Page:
Which Universe to Choose?
Of the two groups that wore headsets, one was transported to a virtual beach during treatment while the other explored a virtual cityscape.
Patients completed a survey immediately after treatment and a second survey one week later.
Those who visited a virtual beach reported less stress and pain than both of the remaining groups. When asked about their procedure a week later, the former group also had a far more positive recollection of the treatment than the other two, making them more likely to return to the dentist. Patients who visited the city apparently reported the same amount of stress and pain as the control group, meaning this particular virtual environment had no effect on their experience.
Virtual Reality in Health Care is on the rise
Lead author Dr. Karin Tanja-Dijkstra said: “The use of virtual reality in health care settings is on the rise but we need more rigorous evidence of whether it actually improves patient experiences. Our research demonstrates that under the right conditions, this technology can be used to help both patients and practitioners.”
The experience of the group that was transported to a virtual city shows that simply distracting the patient with any sort of virtual environment might not necessarily make a dental procedure any more relaxing. It seems that in order for the VR environment to inhibit pain or stress, the environment must be particularly calm and soothing, like a beach.
The success of the virtual beach, however, is not exactly a surprise considering previous research has shown that the average person is most relaxed in this type of environment.
A 2015 study found that even spending time in an aquarium can not only improve mood but reduce heart rate and blood pressure as well.
Beaches are relaxing
The real surprise from the recent study was the stark difference between the experiences of the two VR groups. Dr. Melissa Auvray, a dentist involved in the study, said that the feedback the researchers received from the patients who visited a virtual beach was “fantastic,” which suggests that they might have been so absorbed in the virtual environment that they actually enjoyed their dental procedures.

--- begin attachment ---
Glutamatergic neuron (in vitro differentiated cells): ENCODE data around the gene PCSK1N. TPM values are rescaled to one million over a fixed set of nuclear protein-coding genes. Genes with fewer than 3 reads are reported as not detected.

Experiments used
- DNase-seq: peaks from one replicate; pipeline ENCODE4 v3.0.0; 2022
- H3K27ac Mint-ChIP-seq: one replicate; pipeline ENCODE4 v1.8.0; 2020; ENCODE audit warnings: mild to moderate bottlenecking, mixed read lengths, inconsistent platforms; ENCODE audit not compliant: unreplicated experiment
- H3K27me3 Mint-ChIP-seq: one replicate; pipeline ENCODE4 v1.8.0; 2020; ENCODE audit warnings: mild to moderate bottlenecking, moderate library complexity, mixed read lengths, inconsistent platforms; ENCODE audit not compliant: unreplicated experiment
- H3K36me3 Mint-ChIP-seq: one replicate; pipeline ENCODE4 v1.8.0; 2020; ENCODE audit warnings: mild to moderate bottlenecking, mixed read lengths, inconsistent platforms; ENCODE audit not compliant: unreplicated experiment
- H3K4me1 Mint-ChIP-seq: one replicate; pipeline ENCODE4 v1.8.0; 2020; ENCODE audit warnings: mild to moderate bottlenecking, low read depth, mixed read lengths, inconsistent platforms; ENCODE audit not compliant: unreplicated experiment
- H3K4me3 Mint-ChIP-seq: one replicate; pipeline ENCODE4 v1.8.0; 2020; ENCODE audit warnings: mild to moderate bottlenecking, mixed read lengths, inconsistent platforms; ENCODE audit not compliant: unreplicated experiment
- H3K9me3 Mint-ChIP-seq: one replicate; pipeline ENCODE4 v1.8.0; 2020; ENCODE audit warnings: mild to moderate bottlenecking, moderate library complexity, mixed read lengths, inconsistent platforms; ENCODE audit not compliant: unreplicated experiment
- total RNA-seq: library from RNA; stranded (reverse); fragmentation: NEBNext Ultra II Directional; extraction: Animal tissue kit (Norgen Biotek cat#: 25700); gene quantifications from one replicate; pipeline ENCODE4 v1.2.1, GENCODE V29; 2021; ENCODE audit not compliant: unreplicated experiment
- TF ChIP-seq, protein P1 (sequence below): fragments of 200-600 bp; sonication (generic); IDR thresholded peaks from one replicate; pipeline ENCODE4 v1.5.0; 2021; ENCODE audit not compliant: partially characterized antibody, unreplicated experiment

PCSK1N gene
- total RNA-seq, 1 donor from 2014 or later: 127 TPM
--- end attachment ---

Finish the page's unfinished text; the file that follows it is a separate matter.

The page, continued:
Adding to the findings’ significance is the current popularity of sedation dentistry.
“The benefit of the VR is that with sedation patients need to have someone with them to help them home afterwards, and the dentist and dental nurse need further training,” Dr. Auvray noted. “However, with the VR, any dentist with a dental degree could learn to use the VR kit, and it could benefit patients.”
The research team plans to determine whether a virtual beach could achieve the same results for patients undergoing more serious procedures. Such studies will likely involve improved versions of the beach environment that were designed to make medical treatment as relaxing as humanly possible.
The traditional solution for unhealthy teeth has long been to save the tooth, eliminating pain or the potential for worsening condition as quickly as possible. It might only be a matter of time before the tooth begins to cause trouble again but long-term risks were typically unknown to the patient, regardless of how much money has been put towards saving what could be a lost cause.
Another common situation is a patient spending thousands of dollars to save one side of the mouth only to see the other side fail just a few months later. These days of pouring money down the drain might be over thanks to tremendous advancements in dental implant treatment.
Rather than immediately choosing to save unhealthy teeth, many dentists first show patients panoramic x-rays and a 3D CT scan that displays what all of their teeth will look like in five or ten years. If the future doesn’t look good, your dentist might recommend replacing the teeth with full mouth implants because the newly-updated procedure will greatly outweigh the long-term cost of ongoing, preventative treatment.